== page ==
Assisting this terrific trio is Suzie Surprise, aka Suzie Leigh, a hugely experienced acrobat and circus performer who has turned heads across the world and trains aspiring circus runaways at schools around NSW’s north coast. While the band performs live, Tina conducts workshops in body balancing, juggling and hoops.

Assisting this terrific trio is Suzie Surprise aka Suzie Leigh, a hugely experienced acrobat and circus performer who has turned heads across the world and trains aspiring circus runaways at schools around NSW’s north coast. While the band performs live, Suzie conducts workshops in body balancing, juggling, hoops, plays games and dress-ups and dances with the kids as she plays different characters and makes sure they all have heaps of fun.

The album also features a cast of singing local kids and guest musicians on didjeridoo, saxaphone, violins and organs, all creating a huge album bursting with information and great music.

From simple nursery rhymes to energetic pop-rock reminiscent of The Beatles or Crowded House, songs about dolphins, echidnas, koalas, bush turkeys and cane toads will echo through your kid’s heads for years. They’ll learn respect for animals and the history of this ancient land, and get a great musical education too!

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Three album reviews for Plateau Magazine – Alstonville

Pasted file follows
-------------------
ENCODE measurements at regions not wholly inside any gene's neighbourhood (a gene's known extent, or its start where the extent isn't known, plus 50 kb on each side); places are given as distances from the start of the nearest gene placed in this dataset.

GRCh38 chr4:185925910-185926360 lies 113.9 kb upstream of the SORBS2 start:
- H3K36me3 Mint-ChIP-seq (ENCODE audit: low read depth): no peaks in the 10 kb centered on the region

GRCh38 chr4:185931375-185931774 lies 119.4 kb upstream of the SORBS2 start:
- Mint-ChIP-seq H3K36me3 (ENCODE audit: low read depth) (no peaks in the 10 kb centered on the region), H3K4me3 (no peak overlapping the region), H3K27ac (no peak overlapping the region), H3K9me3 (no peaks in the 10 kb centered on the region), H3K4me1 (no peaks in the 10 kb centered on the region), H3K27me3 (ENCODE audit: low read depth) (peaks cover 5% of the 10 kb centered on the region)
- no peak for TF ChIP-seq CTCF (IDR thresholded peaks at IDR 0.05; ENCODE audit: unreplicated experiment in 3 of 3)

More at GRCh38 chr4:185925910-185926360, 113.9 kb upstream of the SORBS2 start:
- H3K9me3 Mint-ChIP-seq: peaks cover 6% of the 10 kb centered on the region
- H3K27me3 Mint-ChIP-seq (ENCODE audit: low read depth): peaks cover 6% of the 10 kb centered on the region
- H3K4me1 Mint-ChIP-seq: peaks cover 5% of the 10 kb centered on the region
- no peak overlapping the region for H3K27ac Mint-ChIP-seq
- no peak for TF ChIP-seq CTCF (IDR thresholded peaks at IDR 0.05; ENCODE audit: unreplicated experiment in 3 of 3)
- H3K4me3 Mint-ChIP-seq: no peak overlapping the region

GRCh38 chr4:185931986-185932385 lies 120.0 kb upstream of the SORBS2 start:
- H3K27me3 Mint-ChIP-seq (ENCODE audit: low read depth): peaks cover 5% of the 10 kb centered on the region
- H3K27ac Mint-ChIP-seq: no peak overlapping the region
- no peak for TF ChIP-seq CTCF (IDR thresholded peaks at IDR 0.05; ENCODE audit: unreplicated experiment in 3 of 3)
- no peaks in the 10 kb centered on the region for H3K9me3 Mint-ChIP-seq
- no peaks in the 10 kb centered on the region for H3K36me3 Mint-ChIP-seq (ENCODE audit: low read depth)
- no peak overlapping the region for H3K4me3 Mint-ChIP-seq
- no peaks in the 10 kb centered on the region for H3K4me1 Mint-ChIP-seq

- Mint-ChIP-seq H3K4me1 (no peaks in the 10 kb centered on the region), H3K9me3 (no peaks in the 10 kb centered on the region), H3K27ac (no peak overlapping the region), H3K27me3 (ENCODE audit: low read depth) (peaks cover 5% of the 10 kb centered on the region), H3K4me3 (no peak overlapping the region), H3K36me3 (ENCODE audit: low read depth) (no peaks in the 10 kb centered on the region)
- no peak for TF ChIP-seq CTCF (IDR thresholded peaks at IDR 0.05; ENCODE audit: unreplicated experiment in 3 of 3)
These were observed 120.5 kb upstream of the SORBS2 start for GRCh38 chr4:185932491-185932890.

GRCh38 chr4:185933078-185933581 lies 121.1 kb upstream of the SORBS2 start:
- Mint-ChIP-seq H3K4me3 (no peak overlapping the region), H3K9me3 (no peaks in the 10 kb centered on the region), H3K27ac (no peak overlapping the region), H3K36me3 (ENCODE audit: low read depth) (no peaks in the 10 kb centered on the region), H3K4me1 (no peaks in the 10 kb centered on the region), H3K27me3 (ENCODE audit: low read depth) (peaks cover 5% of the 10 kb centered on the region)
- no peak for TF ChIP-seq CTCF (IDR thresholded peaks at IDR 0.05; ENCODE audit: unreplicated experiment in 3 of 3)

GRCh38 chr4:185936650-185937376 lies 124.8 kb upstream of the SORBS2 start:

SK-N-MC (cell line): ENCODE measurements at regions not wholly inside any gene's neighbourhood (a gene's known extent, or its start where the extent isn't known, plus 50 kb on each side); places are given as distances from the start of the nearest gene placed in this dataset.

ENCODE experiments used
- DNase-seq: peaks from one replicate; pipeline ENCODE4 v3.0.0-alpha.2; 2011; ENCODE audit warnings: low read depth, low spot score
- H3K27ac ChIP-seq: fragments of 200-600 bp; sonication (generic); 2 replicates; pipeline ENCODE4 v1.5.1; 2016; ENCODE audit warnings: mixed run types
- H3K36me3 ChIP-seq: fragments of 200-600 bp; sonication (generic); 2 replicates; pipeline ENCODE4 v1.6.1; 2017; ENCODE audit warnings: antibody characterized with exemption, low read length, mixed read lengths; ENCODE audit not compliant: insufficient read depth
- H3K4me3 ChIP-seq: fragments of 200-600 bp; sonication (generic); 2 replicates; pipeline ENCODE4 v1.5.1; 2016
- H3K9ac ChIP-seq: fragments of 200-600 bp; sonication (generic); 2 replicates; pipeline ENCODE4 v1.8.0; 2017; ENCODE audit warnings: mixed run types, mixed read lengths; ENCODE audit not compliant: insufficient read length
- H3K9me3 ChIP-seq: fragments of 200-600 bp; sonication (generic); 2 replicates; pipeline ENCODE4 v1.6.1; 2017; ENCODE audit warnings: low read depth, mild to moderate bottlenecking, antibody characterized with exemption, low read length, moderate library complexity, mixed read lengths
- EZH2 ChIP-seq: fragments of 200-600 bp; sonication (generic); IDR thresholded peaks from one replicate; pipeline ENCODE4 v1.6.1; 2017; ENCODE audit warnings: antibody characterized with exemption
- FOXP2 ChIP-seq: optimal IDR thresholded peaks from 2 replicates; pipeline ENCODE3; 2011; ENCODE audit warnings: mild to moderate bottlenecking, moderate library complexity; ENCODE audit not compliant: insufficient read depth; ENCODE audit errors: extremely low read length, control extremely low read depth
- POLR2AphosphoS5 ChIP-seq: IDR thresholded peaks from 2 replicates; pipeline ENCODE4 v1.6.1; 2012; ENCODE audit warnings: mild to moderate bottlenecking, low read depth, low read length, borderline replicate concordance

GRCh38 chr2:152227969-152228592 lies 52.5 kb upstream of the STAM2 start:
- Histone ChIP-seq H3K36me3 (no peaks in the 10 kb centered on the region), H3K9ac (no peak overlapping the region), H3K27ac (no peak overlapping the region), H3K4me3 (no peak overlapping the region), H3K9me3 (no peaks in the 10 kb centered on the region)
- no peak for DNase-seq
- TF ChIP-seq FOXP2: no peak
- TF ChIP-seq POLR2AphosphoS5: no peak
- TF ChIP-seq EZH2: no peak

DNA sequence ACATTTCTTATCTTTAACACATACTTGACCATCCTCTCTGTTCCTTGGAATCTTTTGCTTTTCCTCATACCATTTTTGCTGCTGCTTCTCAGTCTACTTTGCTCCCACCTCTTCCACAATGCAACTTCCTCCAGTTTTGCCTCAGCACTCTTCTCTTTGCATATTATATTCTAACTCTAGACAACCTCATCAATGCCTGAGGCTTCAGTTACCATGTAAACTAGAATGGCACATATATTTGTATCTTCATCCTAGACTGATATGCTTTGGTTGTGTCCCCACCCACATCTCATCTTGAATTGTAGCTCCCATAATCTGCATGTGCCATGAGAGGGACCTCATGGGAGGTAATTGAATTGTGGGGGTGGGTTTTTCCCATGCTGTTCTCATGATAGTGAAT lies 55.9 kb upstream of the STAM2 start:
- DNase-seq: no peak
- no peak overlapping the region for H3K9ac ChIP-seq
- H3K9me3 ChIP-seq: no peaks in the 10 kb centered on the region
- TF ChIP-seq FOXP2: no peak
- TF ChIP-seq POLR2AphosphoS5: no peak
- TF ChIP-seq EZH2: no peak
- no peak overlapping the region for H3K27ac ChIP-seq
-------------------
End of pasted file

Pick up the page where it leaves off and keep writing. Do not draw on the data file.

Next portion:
Big Low – The Junction of The Two Rivers Big Low is the vehicle of Dan Tuffy, one time member of 80’s rock outfit Wild Pumpkins At Midnight, who had an eclectic career in Australia before exporting themselves to Europe for a sustained, if addled campaign of touring. The rest of the band returned home, worn out, and Michael Turner, of Nimbin’s own Durga Babies, is a North Coast resident. Tuffy stayed in the Netherlands, however and concentrated on an eccentric country/folk strain of music. His work in Big Low with Dutchmen Michiel Hollanders and Marc Constandse features a variety of odd, archaic instruments including the Velofoon, banjo bass, bendir and bandoneon (google ‘em). The songs on this album are then, of an odd, almost whimsical folksiness (I saw them at the Yackandandah Folk festival earlier this year). Tuffy’s unabashed Australian accent sits oddly with the lilting, very European musicality of his compadres and creates a stirring vision of an older era that’s almost magic realist – a cover of country great Merle Travis’ Dark as a Dungeon, and the convict dirge My Name is Jimmy Governor set the tone. Available only through online order, you can access this through Smoked Recordings.